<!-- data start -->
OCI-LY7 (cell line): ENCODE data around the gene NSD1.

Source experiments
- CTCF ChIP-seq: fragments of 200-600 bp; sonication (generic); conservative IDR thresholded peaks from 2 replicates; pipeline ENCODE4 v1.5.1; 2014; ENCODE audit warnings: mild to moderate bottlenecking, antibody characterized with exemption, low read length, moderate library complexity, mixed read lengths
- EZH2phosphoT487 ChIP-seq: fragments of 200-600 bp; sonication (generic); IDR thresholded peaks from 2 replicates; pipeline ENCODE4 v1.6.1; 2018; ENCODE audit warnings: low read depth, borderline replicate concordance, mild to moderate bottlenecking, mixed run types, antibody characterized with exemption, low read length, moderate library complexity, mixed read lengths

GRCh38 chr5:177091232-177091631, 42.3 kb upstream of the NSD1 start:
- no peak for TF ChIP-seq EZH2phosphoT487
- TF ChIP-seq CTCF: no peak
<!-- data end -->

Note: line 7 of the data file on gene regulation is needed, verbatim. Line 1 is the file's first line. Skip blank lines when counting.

- TF ChIP-seq CTCF: no peak